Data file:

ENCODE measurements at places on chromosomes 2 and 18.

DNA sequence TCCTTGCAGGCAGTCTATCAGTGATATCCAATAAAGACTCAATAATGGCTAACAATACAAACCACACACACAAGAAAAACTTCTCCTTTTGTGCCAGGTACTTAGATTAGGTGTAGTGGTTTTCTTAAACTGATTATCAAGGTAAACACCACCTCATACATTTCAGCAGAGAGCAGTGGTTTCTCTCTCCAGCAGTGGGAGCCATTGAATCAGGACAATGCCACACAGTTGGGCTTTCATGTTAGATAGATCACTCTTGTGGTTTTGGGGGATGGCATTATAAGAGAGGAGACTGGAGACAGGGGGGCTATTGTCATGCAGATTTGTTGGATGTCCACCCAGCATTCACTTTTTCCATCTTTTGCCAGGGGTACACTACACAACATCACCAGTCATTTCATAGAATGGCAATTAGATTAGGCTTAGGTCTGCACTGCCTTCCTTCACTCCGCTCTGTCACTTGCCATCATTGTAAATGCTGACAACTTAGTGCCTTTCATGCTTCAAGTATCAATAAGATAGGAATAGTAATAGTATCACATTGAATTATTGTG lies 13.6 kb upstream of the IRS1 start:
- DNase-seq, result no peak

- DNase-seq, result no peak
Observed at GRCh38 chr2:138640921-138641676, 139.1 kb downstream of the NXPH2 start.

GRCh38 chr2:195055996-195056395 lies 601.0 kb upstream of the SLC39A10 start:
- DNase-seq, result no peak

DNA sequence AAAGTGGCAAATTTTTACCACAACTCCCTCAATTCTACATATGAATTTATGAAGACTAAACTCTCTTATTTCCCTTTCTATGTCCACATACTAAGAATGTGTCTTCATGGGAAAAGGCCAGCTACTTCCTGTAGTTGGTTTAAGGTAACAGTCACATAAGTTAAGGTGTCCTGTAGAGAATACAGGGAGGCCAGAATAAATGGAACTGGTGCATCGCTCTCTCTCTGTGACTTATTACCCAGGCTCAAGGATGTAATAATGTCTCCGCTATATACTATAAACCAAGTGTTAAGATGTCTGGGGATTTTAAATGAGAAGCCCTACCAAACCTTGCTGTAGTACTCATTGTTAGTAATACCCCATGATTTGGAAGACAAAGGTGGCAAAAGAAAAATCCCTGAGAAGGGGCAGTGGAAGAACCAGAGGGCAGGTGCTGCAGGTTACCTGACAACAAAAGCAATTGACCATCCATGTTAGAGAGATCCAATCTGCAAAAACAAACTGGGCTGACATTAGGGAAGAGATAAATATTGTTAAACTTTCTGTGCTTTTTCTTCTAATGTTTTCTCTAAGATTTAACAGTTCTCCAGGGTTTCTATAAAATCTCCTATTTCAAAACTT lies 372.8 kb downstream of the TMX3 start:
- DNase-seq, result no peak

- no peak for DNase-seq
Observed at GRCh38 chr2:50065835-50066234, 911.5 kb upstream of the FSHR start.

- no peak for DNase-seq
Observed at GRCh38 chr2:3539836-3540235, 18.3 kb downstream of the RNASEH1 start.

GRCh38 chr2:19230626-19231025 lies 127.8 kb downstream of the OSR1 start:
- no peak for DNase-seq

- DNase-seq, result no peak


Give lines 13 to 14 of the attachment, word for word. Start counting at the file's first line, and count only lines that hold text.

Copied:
Observed at GRCh38 chr2:3539836-3540235, 18.3 kb downstream of the RNASEH1 start.

GRCh38 chr2:19230626-19231025 lies 127.8 kb downstream of the OSR1 start: